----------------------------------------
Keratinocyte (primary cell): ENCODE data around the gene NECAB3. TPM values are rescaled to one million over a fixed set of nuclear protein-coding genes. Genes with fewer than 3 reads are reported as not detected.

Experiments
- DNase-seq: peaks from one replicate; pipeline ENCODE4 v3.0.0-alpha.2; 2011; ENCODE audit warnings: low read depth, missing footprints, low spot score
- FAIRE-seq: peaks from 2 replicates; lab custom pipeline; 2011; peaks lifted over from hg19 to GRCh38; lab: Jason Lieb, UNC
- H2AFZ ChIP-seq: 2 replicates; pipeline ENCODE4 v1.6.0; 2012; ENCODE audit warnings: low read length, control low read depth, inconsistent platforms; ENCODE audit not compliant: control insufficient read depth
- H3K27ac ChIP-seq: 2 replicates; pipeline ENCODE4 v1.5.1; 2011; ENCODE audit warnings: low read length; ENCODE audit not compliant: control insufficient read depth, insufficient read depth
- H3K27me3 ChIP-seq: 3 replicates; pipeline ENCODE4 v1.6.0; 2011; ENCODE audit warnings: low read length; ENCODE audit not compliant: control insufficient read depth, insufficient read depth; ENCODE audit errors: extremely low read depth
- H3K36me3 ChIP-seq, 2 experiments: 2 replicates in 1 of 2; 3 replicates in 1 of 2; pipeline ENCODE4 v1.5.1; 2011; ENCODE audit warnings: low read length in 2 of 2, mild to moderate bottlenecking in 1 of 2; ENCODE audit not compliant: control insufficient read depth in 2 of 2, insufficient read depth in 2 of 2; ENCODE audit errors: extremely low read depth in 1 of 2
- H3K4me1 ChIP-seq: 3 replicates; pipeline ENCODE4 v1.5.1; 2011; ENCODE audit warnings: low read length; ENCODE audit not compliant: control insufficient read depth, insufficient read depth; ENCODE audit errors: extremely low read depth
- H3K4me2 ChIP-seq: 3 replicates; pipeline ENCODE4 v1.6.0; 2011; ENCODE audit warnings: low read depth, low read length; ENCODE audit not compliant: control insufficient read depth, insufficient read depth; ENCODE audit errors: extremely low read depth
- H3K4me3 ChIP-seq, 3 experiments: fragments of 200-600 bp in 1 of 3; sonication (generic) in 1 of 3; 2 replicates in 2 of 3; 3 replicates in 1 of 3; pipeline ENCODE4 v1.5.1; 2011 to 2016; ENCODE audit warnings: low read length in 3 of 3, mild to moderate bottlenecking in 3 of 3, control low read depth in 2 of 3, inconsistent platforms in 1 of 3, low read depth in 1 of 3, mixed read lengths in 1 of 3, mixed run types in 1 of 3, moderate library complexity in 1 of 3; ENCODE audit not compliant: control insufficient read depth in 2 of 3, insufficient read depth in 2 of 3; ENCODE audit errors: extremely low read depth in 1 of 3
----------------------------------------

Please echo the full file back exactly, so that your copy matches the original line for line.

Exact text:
Keratinocyte (primary cell): ENCODE data around the gene NECAB3. TPM values are rescaled to one million over a fixed set of nuclear protein-coding genes. Genes with fewer than 3 reads are reported as not detected.

Experiments
- DNase-seq: peaks from one replicate; pipeline ENCODE4 v3.0.0-alpha.2; 2011; ENCODE audit warnings: low read depth, missing footprints, low spot score
- FAIRE-seq: peaks from 2 replicates; lab custom pipeline; 2011; peaks lifted over from hg19 to GRCh38; lab: Jason Lieb, UNC
- H2AFZ ChIP-seq: 2 replicates; pipeline ENCODE4 v1.6.0; 2012; ENCODE audit warnings: low read length, control low read depth, inconsistent platforms; ENCODE audit not compliant: control insufficient read depth
- H3K27ac ChIP-seq: 2 replicates; pipeline ENCODE4 v1.5.1; 2011; ENCODE audit warnings: low read length; ENCODE audit not compliant: control insufficient read depth, insufficient read depth
- H3K27me3 ChIP-seq: 3 replicates; pipeline ENCODE4 v1.6.0; 2011; ENCODE audit warnings: low read length; ENCODE audit not compliant: control insufficient read depth, insufficient read depth; ENCODE audit errors: extremely low read depth
- H3K36me3 ChIP-seq, 2 experiments: 2 replicates in 1 of 2; 3 replicates in 1 of 2; pipeline ENCODE4 v1.5.1; 2011; ENCODE audit warnings: low read length in 2 of 2, mild to moderate bottlenecking in 1 of 2; ENCODE audit not compliant: control insufficient read depth in 2 of 2, insufficient read depth in 2 of 2; ENCODE audit errors: extremely low read depth in 1 of 2
- H3K4me1 ChIP-seq: 3 replicates; pipeline ENCODE4 v1.5.1; 2011; ENCODE audit warnings: low read length; ENCODE audit not compliant: control insufficient read depth, insufficient read depth; ENCODE audit errors: extremely low read depth
- H3K4me2 ChIP-seq: 3 replicates; pipeline ENCODE4 v1.6.0; 2011; ENCODE audit warnings: low read depth, low read length; ENCODE audit not compliant: control insufficient read depth, insufficient read depth; ENCODE audit errors: extremely low read depth
- H3K4me3 ChIP-seq, 3 experiments: fragments of 200-600 bp in 1 of 3; sonication (generic) in 1 of 3; 2 replicates in 2 of 3; 3 replicates in 1 of 3; pipeline ENCODE4 v1.5.1; 2011 to 2016; ENCODE audit warnings: low read length in 3 of 3, mild to moderate bottlenecking in 3 of 3, control low read depth in 2 of 3, inconsistent platforms in 1 of 3, low read depth in 1 of 3, mixed read lengths in 1 of 3, mixed run types in 1 of 3, moderate library complexity in 1 of 3; ENCODE audit not compliant: control insufficient read depth in 2 of 3, insufficient read depth in 2 of 3; ENCODE audit errors: extremely low read depth in 1 of 3